Tuesday, April 27, 2010

Ship in harbour...

Graffiti is sometimes like a spontaneous street poetry fest. I was driving past this open door and just had to get out and photograph this bit when I read it:

‘A ship is safe
in harbour,
but that’s not
what ships are for’
- William Shedd

Of course, being in harbour is partly what ships are about – unloading their cargo and being repaired and made sea-worthy again – but it’s not their full story. Not the only point to their existence.

Similarly, sometimes we might need to unload stuff and take care of ourselves in a safe, nourishing place. Perhaps even be hauled out of the water and dry-docked every now and then, to have the barnacles scrubbed away. To be mended and healed and made ready for the next part of our journey.

(Where might your own safe harbours be? How do you find your nourishment and repair? Is it about place? Solitude? Or is it more about peace within certain relationships for you?)

And, what about ‘what ships are for’? What else might your life be about?
When you leave your harbour and return to the ebb and flow of things, where do you usually set sail for?
Do you travel the same shipping route again and again?
Or do you sometimes want to set a course for new shores and maybe see where the tide takes you?

What might your ship be made for?

Saturday, April 24, 2010

Welcome to wonder...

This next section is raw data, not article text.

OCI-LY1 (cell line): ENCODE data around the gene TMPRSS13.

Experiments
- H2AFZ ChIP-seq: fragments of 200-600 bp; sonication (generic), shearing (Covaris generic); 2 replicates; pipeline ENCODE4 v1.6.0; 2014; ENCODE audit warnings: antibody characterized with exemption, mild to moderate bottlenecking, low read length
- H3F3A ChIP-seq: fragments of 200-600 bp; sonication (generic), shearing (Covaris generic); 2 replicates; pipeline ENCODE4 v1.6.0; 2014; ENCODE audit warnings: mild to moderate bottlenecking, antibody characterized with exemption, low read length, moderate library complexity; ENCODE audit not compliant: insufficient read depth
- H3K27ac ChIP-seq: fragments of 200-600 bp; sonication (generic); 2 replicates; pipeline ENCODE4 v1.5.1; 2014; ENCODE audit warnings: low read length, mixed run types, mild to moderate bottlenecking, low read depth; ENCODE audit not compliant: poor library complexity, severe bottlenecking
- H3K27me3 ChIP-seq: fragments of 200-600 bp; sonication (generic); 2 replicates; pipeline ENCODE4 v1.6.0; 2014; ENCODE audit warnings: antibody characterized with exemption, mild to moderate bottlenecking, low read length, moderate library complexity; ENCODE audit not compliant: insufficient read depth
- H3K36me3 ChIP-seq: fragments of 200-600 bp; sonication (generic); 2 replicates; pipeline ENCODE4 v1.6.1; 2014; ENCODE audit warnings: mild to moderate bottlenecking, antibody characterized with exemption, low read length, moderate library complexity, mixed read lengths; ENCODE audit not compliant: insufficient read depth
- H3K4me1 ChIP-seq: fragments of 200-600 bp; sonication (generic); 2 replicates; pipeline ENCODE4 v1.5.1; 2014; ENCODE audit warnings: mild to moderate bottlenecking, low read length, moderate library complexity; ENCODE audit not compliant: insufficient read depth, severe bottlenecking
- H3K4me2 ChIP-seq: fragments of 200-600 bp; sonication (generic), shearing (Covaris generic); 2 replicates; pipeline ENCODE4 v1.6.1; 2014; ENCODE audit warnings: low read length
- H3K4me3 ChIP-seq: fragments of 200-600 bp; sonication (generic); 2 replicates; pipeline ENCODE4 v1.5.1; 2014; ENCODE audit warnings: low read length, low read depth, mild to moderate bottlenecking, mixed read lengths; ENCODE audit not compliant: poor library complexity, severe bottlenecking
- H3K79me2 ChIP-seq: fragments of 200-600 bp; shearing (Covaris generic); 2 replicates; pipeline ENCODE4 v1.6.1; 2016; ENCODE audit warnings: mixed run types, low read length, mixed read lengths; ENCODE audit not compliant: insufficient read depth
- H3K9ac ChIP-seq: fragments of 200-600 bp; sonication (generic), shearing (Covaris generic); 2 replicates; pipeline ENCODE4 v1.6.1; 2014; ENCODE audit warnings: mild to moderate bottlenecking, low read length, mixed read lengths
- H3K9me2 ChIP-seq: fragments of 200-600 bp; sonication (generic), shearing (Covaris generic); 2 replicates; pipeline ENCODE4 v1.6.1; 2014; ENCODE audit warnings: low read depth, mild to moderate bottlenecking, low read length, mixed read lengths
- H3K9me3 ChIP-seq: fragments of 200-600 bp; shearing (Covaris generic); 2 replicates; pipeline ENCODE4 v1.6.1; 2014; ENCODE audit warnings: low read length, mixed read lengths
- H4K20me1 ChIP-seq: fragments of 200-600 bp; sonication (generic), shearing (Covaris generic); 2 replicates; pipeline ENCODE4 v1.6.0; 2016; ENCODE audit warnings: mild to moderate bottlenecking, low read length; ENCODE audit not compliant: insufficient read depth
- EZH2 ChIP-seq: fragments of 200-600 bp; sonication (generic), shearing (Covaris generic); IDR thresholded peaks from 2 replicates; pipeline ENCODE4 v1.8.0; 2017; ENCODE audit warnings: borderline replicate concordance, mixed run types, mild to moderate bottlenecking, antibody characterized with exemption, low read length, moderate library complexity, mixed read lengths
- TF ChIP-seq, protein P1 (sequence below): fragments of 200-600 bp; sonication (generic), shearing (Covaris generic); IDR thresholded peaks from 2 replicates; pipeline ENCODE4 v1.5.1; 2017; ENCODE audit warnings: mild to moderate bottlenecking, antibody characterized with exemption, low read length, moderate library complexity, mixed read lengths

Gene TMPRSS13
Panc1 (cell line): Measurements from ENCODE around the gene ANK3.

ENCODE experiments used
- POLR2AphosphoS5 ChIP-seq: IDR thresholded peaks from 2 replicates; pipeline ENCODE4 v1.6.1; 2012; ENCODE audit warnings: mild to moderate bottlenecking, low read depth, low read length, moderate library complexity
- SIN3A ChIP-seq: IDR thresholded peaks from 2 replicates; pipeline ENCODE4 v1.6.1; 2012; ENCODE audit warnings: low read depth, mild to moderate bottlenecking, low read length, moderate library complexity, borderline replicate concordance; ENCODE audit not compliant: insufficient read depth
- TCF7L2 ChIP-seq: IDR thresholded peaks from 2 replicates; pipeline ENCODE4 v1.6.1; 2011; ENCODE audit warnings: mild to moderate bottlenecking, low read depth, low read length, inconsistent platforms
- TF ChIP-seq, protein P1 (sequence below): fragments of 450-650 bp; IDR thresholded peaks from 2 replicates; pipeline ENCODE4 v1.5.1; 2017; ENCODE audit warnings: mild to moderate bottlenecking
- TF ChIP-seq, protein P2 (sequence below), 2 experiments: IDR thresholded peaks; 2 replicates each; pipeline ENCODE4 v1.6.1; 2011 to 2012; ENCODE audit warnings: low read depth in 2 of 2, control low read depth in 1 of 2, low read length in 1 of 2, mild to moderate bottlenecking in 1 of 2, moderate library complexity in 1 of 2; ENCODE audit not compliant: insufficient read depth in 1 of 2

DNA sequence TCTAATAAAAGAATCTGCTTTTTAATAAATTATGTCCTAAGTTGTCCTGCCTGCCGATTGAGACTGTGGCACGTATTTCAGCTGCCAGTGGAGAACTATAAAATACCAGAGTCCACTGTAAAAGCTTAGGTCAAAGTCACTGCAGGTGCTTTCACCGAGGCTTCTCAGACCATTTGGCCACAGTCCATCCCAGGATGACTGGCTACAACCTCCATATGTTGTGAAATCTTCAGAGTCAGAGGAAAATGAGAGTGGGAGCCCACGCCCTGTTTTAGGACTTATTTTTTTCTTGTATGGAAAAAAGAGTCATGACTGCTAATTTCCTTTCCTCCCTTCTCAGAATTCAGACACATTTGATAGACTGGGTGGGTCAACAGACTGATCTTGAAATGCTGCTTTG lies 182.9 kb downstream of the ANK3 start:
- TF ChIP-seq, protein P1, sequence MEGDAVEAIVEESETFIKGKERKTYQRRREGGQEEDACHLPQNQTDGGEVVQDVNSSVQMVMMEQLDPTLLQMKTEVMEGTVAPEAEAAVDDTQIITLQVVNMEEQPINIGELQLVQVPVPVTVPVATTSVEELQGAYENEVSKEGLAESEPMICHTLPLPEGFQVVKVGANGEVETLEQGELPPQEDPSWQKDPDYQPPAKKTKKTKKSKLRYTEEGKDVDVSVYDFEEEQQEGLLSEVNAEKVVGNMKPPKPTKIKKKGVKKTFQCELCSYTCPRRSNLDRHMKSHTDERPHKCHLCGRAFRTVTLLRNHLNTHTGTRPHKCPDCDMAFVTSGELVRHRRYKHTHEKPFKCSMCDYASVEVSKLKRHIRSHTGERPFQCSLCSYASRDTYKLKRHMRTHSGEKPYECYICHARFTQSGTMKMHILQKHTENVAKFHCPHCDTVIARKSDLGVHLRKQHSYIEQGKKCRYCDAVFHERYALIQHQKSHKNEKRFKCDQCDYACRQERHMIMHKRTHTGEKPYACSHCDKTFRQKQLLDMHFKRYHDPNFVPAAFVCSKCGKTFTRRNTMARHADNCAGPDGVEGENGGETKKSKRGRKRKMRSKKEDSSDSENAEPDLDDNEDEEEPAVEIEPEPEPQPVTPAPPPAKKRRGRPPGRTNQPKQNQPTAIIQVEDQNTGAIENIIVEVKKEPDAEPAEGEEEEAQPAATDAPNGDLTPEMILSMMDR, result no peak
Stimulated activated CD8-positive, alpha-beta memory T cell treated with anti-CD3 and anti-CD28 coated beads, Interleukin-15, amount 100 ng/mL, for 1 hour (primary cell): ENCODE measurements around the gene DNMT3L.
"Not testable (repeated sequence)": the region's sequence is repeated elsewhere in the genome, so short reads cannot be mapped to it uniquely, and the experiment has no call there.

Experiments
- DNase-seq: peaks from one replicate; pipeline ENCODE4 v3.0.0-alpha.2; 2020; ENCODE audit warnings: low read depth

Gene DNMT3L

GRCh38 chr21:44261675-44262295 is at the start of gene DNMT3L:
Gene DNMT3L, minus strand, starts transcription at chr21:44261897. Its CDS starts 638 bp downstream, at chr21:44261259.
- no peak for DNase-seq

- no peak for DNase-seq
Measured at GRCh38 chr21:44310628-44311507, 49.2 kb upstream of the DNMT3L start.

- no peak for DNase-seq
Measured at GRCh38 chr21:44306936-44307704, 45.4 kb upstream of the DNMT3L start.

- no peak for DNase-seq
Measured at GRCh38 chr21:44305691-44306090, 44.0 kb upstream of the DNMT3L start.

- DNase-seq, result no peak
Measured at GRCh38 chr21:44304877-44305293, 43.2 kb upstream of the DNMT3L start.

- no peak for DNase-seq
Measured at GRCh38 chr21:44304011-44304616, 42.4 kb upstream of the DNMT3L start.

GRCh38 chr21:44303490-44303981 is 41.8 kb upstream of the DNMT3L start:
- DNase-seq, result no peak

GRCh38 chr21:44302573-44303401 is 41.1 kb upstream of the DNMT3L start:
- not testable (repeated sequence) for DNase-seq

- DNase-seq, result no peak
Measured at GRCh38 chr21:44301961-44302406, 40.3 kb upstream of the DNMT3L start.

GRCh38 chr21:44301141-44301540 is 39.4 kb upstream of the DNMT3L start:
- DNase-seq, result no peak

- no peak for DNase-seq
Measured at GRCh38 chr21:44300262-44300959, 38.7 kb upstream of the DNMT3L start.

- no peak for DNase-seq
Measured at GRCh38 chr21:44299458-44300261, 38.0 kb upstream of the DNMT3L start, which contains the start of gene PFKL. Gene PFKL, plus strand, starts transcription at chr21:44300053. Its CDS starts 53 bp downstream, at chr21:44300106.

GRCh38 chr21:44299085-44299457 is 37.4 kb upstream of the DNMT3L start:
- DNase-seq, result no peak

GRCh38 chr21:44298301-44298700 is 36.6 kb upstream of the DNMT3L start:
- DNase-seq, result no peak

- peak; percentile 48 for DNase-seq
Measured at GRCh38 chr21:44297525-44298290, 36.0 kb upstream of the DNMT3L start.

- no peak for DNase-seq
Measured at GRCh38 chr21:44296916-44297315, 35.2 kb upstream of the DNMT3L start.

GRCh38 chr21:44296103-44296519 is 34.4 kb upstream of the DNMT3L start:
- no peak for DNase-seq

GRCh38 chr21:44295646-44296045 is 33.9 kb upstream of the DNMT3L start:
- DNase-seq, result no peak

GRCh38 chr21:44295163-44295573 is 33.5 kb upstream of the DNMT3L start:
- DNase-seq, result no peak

This shop window sign actually says ‘Welcome to Wonderland’ but the reflections on the glass have blocked some letters out – and an invitation just to ‘wonder’ sounds so much more evocative somehow…

A chance to:
• ponder, be curious and perhaps even to question some things
• and to marvel at the unexpected.

What might it be like to take up that invitation?

What could that kind of curiosity unearth about who you are?
Which parts of your life or relationships might you investigate or perhaps even query?
Are there any other ways of being that you might like to try out?

And what about the other bit? The wonderment part.

Is there much of that sort of surprise or joy in your life just now?
What meaning do you make of that?
Do you want to allow space for a little more of that stuff?
(If so, how might that happen? Maybe you need to heal something first. Is there one small step you could take in that direction?)

For whatever else today holds – whichever pressures or obligations or challenges or habits – it also holds your life.

And you’re welcome to wonder…

Sunday, April 18, 2010

Take a seat...

The streets are alive with metaphors sometimes. Just recently, I came upon this scene and couldn’t help but wonder about it.

It seemed to speak of having ‘an armchair view of the world’ somehow. Or perhaps about deciding ‘where you sit’ on an issue.

So where do you sit?
Where do you routinely view the world from?
Have you got a particular perspective that you automatically seem to take?
Perhaps it’s a slightly skeptical stance, where you habitually find it difficult to trust other people? Maybe a spot where you doubt your own self-worth and automatically assume that others are somehow ‘better’? Or maybe something else entirely….

Where do you drag your chair to, to get your view?
Is it isolated? In an environment you feel comfortable in, or somewhere you never quite seem to fit?

Could you imagine shifting your chair to another location?
Or are you staying put? (Sitting pretty)

And what kind of chair is it that you’re in?
Brand new?
(And what difference might that make to how you sit back into your life?)

Out here, on the street, it seems clear that if you change the chair, or where it’s placed, you change your view.